Just like with collars, a well-fitting dog harness should be snug but with enough room to place two fingers flat between their body and the straps. You should not see any bunching up of their skin when wearing the harness or indentations in their fur after taking the harness off. If you do, that means it’s too tight. Check your dog’s harness regularly and adjust if needed.
  • Your Dog's Harness Should Allow Unrestricted Neck and Shoulder Movement
    Freedom of movement is important to maintain your dog’s musculoskeletal health. Harnesses that have horizontal across-the-chest straps or sit on top of your dog’s shoulders can cause changes in your dog’s gait, muscular imbalance, and shoulder issues over time.

    To avoid this, look for a Y-shaped harness, where the chest strap or pad connects vertically from the neck strap to run between your dog’s front legs to connect to the girth strap. If you look at your dog from the front while wearing their harness, you should see a Y shape in the straps.
  • Double Clip for Escape Artists
    If your dog has slipped out of harnesses or collars before, or you’re walking a dog you don’t know well, it’s important to have two points of connection. You can use a double-ended leash to clip to both a flat collar and the harness. Or simply connect the flat collar to the front ring of a harness with a large carabiner and strap. This way, if your dog slips their harness — or their collar — they are still connected to you by the leash.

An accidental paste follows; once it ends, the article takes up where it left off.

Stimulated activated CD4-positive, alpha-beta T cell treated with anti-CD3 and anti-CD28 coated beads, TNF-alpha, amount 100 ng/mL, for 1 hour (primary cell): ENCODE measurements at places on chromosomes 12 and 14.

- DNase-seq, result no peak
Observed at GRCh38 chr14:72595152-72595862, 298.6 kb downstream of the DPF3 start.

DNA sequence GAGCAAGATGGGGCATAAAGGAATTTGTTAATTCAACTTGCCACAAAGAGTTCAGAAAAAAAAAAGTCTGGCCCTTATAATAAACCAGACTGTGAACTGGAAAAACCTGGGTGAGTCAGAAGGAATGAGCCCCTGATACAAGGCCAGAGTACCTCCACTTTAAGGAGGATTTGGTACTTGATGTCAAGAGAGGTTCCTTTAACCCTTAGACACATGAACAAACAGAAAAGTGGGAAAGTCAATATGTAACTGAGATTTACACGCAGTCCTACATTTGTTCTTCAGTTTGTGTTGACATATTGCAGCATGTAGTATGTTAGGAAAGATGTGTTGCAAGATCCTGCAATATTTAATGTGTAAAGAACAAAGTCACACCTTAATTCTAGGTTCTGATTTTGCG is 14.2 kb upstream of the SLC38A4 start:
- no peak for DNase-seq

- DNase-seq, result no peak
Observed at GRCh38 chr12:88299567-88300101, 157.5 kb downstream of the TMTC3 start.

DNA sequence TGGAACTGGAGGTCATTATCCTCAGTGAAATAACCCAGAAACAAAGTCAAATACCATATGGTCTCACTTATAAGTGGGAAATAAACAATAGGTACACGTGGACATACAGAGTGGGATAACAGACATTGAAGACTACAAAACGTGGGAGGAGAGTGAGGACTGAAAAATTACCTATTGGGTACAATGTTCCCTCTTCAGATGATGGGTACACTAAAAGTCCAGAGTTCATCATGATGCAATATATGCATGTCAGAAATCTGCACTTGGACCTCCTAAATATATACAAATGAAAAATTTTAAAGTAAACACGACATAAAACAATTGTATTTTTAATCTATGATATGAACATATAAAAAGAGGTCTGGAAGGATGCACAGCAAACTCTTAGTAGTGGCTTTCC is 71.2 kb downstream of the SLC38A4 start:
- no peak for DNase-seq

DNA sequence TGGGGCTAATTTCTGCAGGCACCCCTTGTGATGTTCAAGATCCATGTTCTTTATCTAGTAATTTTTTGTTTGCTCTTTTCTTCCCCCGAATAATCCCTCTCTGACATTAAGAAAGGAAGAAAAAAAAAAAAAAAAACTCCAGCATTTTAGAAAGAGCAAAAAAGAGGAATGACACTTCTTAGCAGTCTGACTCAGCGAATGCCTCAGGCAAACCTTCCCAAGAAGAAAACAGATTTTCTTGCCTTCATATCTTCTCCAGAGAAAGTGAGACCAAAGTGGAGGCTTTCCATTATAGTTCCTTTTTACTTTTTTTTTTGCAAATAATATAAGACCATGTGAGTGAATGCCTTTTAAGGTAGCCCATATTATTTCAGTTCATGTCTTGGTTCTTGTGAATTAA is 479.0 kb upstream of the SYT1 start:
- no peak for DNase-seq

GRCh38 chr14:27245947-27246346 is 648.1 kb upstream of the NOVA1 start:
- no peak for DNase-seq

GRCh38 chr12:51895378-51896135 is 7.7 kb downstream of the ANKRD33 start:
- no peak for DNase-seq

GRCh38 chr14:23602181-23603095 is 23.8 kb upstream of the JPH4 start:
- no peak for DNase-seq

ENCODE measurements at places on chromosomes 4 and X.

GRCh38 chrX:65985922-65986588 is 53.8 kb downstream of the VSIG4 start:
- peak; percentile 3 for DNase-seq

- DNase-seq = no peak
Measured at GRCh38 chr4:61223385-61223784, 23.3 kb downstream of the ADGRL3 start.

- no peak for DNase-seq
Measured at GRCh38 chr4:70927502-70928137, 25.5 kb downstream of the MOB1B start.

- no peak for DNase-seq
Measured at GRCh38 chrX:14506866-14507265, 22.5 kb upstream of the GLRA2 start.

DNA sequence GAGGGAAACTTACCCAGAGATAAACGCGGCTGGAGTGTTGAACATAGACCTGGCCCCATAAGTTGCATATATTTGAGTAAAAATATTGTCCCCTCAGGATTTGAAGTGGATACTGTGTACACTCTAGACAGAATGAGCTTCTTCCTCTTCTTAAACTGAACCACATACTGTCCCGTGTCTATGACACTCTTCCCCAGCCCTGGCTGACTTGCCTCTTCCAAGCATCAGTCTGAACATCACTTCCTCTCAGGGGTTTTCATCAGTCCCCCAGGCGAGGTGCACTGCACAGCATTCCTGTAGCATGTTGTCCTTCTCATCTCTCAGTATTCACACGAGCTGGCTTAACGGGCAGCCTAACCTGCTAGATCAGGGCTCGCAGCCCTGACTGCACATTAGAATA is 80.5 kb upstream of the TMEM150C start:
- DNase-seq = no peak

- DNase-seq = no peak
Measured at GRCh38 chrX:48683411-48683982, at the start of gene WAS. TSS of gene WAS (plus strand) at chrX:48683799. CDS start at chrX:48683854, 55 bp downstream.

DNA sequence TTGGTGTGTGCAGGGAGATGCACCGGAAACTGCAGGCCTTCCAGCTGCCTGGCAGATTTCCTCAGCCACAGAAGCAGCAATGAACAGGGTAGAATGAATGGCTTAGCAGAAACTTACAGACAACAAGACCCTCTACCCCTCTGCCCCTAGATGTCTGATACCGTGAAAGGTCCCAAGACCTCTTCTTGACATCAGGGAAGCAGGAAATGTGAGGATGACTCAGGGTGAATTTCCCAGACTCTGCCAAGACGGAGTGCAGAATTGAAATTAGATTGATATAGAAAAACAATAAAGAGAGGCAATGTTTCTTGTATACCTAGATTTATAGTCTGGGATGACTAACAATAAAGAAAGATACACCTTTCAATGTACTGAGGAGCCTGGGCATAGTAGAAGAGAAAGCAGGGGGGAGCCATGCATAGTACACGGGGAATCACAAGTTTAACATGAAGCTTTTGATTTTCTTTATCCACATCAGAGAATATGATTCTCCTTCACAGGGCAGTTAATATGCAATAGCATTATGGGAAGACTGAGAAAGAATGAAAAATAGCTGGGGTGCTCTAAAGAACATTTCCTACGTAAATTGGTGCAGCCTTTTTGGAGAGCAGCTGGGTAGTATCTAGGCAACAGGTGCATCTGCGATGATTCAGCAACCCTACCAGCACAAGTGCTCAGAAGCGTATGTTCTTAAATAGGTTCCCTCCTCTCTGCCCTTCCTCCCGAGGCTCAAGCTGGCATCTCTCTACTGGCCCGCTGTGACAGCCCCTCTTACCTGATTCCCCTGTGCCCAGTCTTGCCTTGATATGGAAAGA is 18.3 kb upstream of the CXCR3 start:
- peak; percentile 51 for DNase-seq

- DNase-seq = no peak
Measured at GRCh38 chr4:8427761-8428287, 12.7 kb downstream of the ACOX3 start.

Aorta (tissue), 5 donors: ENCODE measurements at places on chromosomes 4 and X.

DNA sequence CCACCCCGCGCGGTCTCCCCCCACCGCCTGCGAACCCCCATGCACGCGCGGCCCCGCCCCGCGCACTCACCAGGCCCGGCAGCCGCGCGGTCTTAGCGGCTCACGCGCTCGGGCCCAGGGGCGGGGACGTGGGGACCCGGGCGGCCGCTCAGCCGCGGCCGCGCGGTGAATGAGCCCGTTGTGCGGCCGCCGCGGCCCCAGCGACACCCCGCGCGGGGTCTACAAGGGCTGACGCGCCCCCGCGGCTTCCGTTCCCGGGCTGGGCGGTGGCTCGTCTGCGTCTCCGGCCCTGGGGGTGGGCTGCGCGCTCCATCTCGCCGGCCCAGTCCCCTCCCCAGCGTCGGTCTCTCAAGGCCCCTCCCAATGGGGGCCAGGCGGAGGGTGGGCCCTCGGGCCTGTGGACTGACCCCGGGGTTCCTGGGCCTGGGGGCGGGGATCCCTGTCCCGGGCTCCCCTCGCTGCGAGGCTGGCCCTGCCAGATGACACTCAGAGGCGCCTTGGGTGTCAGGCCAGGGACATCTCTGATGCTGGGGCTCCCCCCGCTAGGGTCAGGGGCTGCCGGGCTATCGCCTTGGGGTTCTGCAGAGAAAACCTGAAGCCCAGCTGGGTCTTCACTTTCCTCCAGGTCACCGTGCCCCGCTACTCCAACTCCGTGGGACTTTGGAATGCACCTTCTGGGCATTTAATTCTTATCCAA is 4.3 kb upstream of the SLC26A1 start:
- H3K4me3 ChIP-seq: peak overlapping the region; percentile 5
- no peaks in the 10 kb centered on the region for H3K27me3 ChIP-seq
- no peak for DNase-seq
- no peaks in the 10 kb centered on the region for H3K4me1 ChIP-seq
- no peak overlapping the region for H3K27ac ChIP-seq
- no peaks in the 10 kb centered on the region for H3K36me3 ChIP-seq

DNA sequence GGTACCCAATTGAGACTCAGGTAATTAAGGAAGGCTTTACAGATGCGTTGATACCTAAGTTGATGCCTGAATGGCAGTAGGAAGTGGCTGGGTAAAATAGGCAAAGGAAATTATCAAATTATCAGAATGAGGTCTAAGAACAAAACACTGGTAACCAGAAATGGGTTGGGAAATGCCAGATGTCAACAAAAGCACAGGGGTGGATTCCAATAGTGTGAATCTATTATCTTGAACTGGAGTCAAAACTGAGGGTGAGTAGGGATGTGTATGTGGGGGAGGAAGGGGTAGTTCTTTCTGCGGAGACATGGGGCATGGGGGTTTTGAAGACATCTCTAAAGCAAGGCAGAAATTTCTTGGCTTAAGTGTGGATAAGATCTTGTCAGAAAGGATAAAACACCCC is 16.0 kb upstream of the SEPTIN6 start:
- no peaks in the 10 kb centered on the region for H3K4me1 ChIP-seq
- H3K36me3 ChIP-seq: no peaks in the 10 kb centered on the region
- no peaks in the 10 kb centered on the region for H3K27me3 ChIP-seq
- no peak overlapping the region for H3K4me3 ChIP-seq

Melody R. Conklin, VMD, MBA

Dr. Melody R. Conklin is originally from Youngsville in northwestern Pennsylvania and earned her BS at The Pennsylvania State University, University Park in 2003, where she majored in Animal BioScience and minored in Wildlife and Fisheries Science. She then attended the University of Pennsylvania, earning her VMD in 2007. Dr. Conklin worked in companion animal general practice until 2015 when she joined Zoetis’ Veterinary Medical Information and Product Support department while finishing her MBA at Penn State Great Valley in 2017. Dr. Conklin currently works full-time in a companion animal practice while working with Zoetis US Petcare Medical Affairs in a consultant role. She lives in Sinking Spring, PA with her 4 cats, Vegeta, Fluffzor, Poof, & Butter, and 3 guinea pigs, Pascha, Elena, & Caroline.